B-P’s Mother

Henrietta Grace Baden-Powell

Throughout his life, B-P kept up an extensive correspondence with his mother. His letters, many illustrated with sketches and drawings, provide one of the major sources about his life and career.

Henrietta Grace Baden-Powell was born Henrietta Grace Smyth in 1824 and died in 1914. Baden-Powell wrote of his mother’s influence in Lessons from the Varsity of Life, 1933:

My Mother

The whole secret of my getting on lay with my mother. How that wonderful woman managed to bring us all up, so that none of us did badly; and how she did not kill herself with the anxiety and strain I do not know and cannot understand. Not only did she, though a poor widow, feed, clothe and educate us, but she found time to do other work in the world particularly as one of the founders of the Girls’ High School Movement, which has done so much for our womanhood to-day. It was her influence that guided me through life more than any precepts or discipline that I may have learned at school.

Eileen K. Wade, B-P’s Confidential Secretary wrote in 27 Years with Baden-Powell, 1957:

In September, just after I had joined him, the Chief’s mother died. He felt her loss very deeply, for they had been close comrades for fifty years.

He wrote a characteristic note about this in The Scout, using a personal experience, as he so often did, to point a lesson.

Most Scouts know what it is to have a good mother, and the more they like her the more they dread the idea of losing her.

Your mother has done so much for you, in having had all the pain and trouble of bringing you up as a child—in health and in sickness, steadily working to pull you through. She has taught you and watched over you with anxious eyes. She has given up all her time and love to you. When she dies you feel it a terrible blow, the breaking of a happy tie.

I have just lost my mother, after fifty years of loving comradeship, so I know what it means. She had trained me as a boy; she had watched every step of my work as a man. When I first had the idea of starting Boy Scouts I was afraid that there was not so much in it as I had thought, until she spoke to me of it and showed that it might do good to thousands of boys if I stuck to it. So I did. But it was thanks to her that the Scout movement started and went on.

Many Scouts seem to have thought of this on hearing of her death, for I have had numbers of kind messages of sympathy from them as well as a beautiful design of flowers with the motto ‘Be Prepared’ from the Boy Scouts’ Association. For all these kindly tributes I offer my heartfelt thanks. I only pray that those who have been so good to me will, in their turn, find comfort when the dark day comes of their own mother’s death.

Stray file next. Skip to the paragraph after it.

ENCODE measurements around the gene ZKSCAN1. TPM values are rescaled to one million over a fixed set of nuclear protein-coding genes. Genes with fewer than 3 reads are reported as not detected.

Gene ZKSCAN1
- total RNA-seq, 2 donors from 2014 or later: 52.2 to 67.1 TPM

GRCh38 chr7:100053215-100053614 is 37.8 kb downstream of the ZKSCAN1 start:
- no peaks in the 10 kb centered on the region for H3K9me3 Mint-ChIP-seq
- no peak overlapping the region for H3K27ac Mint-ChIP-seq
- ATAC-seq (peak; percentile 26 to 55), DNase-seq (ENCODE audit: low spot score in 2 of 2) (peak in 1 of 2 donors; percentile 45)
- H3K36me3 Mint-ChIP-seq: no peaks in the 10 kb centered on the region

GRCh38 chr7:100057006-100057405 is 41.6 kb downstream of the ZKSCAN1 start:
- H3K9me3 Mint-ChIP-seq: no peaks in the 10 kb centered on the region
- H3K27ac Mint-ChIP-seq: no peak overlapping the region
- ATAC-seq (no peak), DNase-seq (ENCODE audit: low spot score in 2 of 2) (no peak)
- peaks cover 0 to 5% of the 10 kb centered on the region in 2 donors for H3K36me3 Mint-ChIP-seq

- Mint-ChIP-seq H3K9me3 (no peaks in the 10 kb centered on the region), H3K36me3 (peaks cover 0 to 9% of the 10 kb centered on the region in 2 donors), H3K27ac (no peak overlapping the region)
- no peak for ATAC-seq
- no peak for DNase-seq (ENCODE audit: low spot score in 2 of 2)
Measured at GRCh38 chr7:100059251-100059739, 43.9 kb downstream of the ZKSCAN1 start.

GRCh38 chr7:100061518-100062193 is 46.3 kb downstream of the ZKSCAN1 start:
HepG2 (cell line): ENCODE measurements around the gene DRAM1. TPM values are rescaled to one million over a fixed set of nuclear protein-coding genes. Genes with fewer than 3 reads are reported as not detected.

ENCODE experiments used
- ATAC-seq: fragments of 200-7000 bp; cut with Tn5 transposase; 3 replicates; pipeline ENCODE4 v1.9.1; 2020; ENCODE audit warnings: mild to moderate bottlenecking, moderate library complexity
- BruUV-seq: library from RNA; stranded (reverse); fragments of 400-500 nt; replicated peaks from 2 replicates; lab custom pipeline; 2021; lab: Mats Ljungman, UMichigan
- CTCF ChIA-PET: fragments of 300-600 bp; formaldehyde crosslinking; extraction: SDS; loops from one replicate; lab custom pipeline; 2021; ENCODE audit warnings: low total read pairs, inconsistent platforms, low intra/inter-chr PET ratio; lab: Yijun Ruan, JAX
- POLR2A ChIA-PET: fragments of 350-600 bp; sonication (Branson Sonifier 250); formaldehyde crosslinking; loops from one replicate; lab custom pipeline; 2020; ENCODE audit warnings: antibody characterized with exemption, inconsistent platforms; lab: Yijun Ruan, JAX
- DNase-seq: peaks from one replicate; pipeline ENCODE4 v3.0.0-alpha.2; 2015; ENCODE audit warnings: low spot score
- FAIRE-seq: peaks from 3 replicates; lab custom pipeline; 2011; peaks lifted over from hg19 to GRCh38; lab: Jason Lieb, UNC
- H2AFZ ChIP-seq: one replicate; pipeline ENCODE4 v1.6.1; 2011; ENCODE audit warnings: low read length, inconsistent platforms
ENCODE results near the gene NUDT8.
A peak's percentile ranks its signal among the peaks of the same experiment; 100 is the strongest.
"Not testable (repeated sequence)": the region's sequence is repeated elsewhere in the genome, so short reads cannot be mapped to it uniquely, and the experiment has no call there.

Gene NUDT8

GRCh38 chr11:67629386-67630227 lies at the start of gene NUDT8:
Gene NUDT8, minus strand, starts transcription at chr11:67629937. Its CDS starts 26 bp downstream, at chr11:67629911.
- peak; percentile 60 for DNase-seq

There is only one pain greater than that of losing your mother, and that is for your mother to lose you—I do not mean by death but by your own misdeeds.

Has it ever struck you what it means to your mother if you turn out a wrong ‘un or a waster? She who bore you as a baby, and brought you up. She who taught you your first steps, your prayers, your straight ideas, and was glad when you showed that you could do things.

As she saw you getting bigger and stronger and growing clever she had hoped in her heart of hearts that you were going to make a successful career and to make a good name for yourself—something to be proud of.

But if you begin to loaf about and do not show grit and keenness, if you become a slacker, her heart grows cold with disappointment and sorrow—though she may not show it; all her loving work and expectation have been thrown away, and the pain she suffers through seeing you slide off into the wrong road is worse than if she had seen you lost in death.

You have not the power of preventing her losing you by death, but you can save her from losing you in this other way.

Make your career a success, whatever line you take up, and you will rejoice her heart. Try not to disappoint her but to make her happy in any way that you can; you owe it to her; and when she dies it will be your greatest comfort to think that at any rate you did your best for her and tried to be a credit to her whilst she lived.

I never knew a really good manly fellow who was not also a good son to his mother; and by acting up to his mother’s expectations, many a man has raised himself to the top of the tree.

From: Eileen K. Wade, 27 Years with Baden-Powell, 1957